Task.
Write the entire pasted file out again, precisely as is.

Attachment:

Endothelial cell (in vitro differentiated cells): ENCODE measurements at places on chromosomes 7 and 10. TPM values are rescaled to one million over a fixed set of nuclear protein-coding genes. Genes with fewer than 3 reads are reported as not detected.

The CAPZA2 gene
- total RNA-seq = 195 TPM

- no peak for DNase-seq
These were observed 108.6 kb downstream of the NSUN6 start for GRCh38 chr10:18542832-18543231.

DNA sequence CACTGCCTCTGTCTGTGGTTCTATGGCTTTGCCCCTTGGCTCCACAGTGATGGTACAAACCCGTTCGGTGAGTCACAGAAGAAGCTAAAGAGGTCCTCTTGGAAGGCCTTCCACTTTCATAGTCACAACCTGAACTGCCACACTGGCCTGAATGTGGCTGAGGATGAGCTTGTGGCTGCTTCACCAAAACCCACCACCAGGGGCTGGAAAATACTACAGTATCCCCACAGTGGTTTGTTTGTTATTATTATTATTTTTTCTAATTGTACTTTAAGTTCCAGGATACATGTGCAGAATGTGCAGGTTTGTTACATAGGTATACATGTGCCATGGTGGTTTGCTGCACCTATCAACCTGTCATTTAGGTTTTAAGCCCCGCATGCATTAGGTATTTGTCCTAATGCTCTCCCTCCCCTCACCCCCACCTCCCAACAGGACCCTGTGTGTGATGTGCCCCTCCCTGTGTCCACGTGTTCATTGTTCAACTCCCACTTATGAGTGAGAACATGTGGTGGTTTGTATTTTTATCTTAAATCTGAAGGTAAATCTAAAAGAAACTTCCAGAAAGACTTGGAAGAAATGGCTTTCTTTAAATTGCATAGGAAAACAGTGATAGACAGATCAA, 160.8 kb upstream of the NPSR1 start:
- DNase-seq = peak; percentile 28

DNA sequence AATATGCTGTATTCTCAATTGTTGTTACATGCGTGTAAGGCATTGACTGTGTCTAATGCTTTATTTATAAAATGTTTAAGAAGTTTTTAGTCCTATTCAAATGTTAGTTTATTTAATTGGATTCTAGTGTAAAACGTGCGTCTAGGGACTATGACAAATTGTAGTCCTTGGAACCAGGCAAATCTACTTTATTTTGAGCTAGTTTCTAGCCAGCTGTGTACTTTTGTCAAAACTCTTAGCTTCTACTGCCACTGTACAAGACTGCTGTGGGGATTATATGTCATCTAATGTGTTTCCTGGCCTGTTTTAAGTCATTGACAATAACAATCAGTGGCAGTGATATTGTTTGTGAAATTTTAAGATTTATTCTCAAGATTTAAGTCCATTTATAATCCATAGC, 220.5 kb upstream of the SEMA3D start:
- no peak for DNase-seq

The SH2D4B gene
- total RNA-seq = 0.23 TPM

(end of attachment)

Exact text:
Endothelial cell (in vitro differentiated cells): ENCODE measurements at places on chromosomes 7 and 10. TPM values are rescaled to one million over a fixed set of nuclear protein-coding genes. Genes with fewer than 3 reads are reported as not detected.

The CAPZA2 gene
- total RNA-seq = 195 TPM

- no peak for DNase-seq
These were observed 108.6 kb downstream of the NSUN6 start for GRCh38 chr10:18542832-18543231.

DNA sequence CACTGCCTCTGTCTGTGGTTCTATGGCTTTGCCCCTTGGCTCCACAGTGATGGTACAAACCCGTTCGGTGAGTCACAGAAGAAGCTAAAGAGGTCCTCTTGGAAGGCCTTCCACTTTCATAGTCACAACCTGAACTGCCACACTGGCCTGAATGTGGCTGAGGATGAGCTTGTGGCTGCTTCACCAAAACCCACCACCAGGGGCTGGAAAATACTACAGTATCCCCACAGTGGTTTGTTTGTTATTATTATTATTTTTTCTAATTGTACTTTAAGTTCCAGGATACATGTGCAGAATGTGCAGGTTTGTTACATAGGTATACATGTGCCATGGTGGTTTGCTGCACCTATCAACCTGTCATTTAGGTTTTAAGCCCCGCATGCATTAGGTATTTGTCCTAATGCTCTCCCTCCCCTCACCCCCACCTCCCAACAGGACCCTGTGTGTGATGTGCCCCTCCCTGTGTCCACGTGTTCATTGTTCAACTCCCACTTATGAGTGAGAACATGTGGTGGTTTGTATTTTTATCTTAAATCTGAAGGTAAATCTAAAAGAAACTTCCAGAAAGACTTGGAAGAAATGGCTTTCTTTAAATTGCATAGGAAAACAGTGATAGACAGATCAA, 160.8 kb upstream of the NPSR1 start:
- DNase-seq = peak; percentile 28

DNA sequence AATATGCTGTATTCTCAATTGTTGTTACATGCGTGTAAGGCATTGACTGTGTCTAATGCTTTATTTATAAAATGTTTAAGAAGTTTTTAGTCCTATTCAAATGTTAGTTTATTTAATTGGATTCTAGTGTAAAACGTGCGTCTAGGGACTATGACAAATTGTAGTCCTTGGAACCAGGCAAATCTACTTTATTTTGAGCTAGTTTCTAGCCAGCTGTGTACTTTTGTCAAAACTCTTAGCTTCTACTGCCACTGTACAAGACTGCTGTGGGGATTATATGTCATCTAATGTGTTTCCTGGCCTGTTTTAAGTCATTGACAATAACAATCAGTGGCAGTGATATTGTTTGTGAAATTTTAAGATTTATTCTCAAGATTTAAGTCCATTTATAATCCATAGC, 220.5 kb upstream of the SEMA3D start:
- no peak for DNase-seq

The SH2D4B gene
- total RNA-seq = 0.23 TPM